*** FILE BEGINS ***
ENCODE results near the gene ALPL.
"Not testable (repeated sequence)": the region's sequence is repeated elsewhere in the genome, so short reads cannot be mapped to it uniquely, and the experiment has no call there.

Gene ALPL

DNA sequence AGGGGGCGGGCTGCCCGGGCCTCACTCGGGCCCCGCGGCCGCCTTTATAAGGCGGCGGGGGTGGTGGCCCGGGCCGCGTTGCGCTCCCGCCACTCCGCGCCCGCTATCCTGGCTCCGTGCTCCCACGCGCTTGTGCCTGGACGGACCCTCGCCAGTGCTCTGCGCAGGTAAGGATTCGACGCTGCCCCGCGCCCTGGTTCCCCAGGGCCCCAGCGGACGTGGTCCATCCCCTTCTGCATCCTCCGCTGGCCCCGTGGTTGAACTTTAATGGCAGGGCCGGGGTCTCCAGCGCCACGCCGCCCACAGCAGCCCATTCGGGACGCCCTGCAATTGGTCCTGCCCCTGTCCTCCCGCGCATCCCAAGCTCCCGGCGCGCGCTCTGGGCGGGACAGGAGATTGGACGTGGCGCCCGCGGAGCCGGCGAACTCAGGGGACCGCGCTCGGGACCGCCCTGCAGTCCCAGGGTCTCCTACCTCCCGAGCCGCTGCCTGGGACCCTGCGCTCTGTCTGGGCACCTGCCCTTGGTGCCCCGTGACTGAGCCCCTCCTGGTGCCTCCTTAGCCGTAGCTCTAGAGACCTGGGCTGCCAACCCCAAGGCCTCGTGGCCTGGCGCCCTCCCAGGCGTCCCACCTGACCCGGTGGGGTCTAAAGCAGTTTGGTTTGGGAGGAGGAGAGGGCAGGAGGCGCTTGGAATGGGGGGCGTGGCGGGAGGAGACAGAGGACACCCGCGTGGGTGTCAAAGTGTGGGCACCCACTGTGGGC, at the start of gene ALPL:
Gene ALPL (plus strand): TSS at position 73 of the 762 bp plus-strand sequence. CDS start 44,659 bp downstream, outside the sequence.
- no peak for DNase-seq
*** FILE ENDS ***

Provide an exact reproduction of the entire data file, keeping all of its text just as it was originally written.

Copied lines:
ENCODE results near the gene ALPL.
"Not testable (repeated sequence)": the region's sequence is repeated elsewhere in the genome, so short reads cannot be mapped to it uniquely, and the experiment has no call there.

Gene ALPL

DNA sequence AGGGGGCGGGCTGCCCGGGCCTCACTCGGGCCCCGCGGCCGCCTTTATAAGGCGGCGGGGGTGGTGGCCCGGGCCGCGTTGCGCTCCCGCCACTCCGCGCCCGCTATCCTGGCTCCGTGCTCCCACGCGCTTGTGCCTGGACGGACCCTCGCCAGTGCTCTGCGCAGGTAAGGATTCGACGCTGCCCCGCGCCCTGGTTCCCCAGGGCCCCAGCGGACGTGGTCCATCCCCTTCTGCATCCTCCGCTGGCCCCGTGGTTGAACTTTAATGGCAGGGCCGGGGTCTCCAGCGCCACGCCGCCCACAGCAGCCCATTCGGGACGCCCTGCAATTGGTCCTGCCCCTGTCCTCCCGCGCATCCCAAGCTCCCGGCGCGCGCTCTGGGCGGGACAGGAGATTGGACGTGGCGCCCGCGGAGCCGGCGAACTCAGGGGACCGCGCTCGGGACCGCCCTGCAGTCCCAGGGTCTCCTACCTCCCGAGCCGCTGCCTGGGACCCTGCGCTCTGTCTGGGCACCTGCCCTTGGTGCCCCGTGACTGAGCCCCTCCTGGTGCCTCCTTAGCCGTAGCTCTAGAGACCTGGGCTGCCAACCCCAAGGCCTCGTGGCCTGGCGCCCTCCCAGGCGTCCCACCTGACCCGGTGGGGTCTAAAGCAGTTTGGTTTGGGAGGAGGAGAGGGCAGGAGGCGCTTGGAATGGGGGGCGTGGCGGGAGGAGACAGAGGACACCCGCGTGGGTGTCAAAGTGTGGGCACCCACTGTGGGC, at the start of gene ALPL:
Gene ALPL (plus strand): TSS at position 73 of the 762 bp plus-strand sequence. CDS start 44,659 bp downstream, outside the sequence.
- no peak for DNase-seq